“Our customers were coming to us, complaining that the price of traditional insurance was too high, and it was reducing the affordability of a Tesla,” Kirkhorn said. “And part of our journey here at Tesla is, we want as many people as possible to be able to afford our products.”
Kirkhorn didn’t respond to a request for comment.
High insurance costs had for years made it harder to sell Teslas. It’s a common problem among makers of electric cars, which have higher collision repair costs, especially for replacement of their pricey batteries, than gasoline-powered vehicles.
In 2015 and 2016, the Highway Loss Data Institute, a nonprofit insurance research organization, reported that Teslas had significantly higher collision and property damage claim frequencies and losses than conventional large luxury vehicles. Based in part on that data, insurer AAA-The Auto Club Group said in 2017 that it was raising its rates to cover Teslas by up to 30%. Tesla disputed AAA’s analysis at the time.
That fall, Tesla launched InsureMyTesla, a new insurance offering for U.S. Tesla owners, in partnership with Liberty Mutual Insurance Co. But the cost issue persisted. In an online discussion on Reddit at the time, Tesla owners swapped stories about steep premium quotes from InsureMyTesla. One Reddit user called the rates “horrible.”
InsureMyTesla was eventually pulled from the U.S. market, although it’s still offered in some other countries. A spokesman for Liberty Mutual declined to comment on its relationship with Tesla.
In April 2019, Musk announced that Tesla would launch its own insurance business that would be “much more compelling than anything else out there.” Four months later, Tesla Insurance became available in California, Tesla‘s largest car market, promising greatly reduced rates and saying it would expand to other states.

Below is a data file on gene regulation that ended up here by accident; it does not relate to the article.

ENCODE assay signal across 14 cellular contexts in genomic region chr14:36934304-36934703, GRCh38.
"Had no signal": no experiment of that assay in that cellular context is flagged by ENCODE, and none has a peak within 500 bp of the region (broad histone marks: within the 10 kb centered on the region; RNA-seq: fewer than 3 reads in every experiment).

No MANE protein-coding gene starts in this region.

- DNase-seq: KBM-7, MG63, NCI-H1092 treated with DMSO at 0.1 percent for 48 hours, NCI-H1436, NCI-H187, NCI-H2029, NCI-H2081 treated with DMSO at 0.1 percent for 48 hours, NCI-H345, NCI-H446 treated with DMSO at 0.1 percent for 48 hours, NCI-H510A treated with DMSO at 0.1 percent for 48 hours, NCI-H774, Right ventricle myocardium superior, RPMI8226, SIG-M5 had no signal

To enter California, Tesla partnered with Markel Group’s State National Insurance Company, which the state had already approved to sell insurance. State National has had the worst consumer complaint record among California’s top 50 auto insurers for the past three years, according to the state insurance department. State National works with other companies besides Tesla, and the statistics don’t show how many of the insurer’s complaints involve Tesla policyholders.
State National declined to comment.
Musk continued expressing sky-high hopes for the business. In July 2020, Musk called Tesla Insurance “revolutionary” on an earnings call. He predicted in another call three months later that insurance eventually could account for 30% or 40% of the value of the Tesla car business, which currently has a market capitalization of more than $700 billion.
Tesla Insurance has expanded rapidly. It’s now offered in states including Illinois, Colorado and Ohio, and Tesla has applied to sell insurance elsewhere, including Florida, Georgia and Washington, regulatory filings show.
Automated rate hikes
In many states where Tesla Insurance is available, its monthly premiums can vary based on daily “Safety Scores” that the automaker says reflect “real-time driving behavior” measured by sensors and software. Tesla is facing at least two class-action lawsuits that allege its vehicles are prone to producing false collision warnings that can lower the scores and inflate premiums. In court filings, Tesla has denied the allegations and sought to dismiss the cases.